Professor Geoffrey Haddock BSc Toronto, MA PhD Waterloo

Professor Geoffrey Haddock

BSc Toronto, MA PhD Waterloo


School of Psychology

+44 (0)29 2087 5373
Tower Building, 70 Park Place, Cardiff, CF10 3AT

Research summary

My primary area of research is  the psychology of attitudes.  Within this area, I have a number of  research interests, including: (a) the role of affective and cognitive  processes in attitudes, (b) the impact on mindfulness on attitudes and attitude  change, (c) how individual differences influence attitude processes, (d) the  implicit and explicit measurement of attitudes and attitudinal components, and (e)  how reading persuasive material in different media formats influences attitudes  and attitude change.  Other research helps to understand how social values  get translated into action. This research is being undertaken in collaboration  with colleagues in the Values in  Action (ViA) Centre, at Cardiff University.

Teaching summary

At Level 5, I teach on the Social  Psychology I module (PS2016), where my lectures cover the topics of helping  behaviour, aggression, social psychology and health, and social psychology and  politics.

At Level 6, I teach on the  Attitudes and Attitude Change module (PS3418).  The aims of the module are  (a) to develop students’ understanding of the concept of attitude and its  importance in social psychology and (b) make students familiar with theories of  attitude and, especially, the research that has been used to test these  theories.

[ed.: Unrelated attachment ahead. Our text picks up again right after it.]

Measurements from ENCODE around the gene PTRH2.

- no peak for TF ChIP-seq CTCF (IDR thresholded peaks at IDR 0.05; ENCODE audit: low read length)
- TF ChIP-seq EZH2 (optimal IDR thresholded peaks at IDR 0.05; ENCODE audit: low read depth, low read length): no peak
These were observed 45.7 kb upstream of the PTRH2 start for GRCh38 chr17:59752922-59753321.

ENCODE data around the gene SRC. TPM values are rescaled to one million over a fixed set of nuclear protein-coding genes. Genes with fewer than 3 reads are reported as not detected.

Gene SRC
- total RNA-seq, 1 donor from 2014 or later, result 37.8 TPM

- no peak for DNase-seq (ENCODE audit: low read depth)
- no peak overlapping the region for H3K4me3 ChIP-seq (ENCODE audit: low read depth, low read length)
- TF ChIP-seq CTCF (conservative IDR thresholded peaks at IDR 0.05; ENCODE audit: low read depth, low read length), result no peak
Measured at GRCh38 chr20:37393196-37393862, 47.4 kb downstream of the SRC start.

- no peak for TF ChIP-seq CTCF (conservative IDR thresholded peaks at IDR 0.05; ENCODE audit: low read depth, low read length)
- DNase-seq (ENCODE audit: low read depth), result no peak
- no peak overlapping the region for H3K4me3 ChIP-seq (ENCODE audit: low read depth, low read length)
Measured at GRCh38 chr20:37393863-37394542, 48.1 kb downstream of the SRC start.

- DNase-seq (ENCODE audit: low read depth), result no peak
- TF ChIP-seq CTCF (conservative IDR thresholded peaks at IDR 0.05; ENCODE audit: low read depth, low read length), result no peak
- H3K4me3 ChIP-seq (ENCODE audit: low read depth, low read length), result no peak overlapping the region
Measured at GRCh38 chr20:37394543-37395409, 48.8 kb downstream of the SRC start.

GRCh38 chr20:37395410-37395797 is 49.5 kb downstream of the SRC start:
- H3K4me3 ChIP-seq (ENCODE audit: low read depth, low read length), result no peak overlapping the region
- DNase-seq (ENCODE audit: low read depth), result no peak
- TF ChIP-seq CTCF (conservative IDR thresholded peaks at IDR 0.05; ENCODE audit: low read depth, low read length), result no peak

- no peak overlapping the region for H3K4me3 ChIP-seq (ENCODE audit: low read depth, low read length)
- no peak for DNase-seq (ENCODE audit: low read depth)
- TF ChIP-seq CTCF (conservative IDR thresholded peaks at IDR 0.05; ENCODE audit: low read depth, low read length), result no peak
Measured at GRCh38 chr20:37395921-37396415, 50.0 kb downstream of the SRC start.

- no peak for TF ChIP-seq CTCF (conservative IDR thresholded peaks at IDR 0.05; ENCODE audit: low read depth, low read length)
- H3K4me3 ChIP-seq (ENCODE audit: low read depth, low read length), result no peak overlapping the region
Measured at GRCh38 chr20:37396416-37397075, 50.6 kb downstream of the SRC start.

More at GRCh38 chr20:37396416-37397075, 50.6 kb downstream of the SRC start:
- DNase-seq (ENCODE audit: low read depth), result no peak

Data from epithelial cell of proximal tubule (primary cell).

Undergraduate project supervision  is in the area of the psychology of attitudes.

Undergraduate education

I attended the University of Toronto, where I received my B.Sc. in 1989.

Postgraduate education

I completed my Ph.D. at the University of Waterloo.  My Ph.D. thesis explored   the extent to which affective and cognitive information differentially influence   attitudes across individuals.  Upon completion of my Ph.D., I spent a year as a   post-doctoral fellow at the University of Michigan before moving to the United   Kingdom in 1995.


1994-1995: Lecturer and Visiting Scholar, The University of Michigan

1995-1999: Lecturer, University of Exeter

1999-2000: Senior Lecturer, University of Exeter

2000-2001: Lecturer, University of Bristol

2001-2006: Senior Lecturer, Cardiff University

2006-2010: Reader, Cardiff University

2010-present: Professor, Cardiff University

Honours and awards

Awards/external committees

Editorial Duties

1999-2003: Associate Editor: British Journal of Social Psychology

2007-2011: Associate Editor: British Journal of Psychology

2011-2012: Associate Editor: Personality and Social Psychology Bulletin

2013-2015: Associate Editor: Journal of Experimental Social Psychology

2005-2009: Consulting Editor: Personality and Social Psychology Bulletin

2004-present:  Consulting Editor: British Journal of Social Psychology

2006-2014: Consulting Editor:  European Journal of Social Psychology 2013-present:  Consulting Editor: Personality and Social Psychology Bulletin

Examination Duties

2003-7: External Examiner, Undergraduate Degrees in Psychology, University of   Surrey

2006-2010: External Examiner, Undergraduate Degrees in Psychology,   University of Sheffield

2011-2015: External Examiner.  M.Sc. Degrees, University of Kent

2011-2015: External Examiner,  Undergraduate Degrees in Psychology, University of Aberdeen

2015-present: External Examiner,  Undergraduate Degrees in Psychology, University of Essex

Review Boards

2010-present: Member of ESRC Peer Review College

International Research Conference Organisation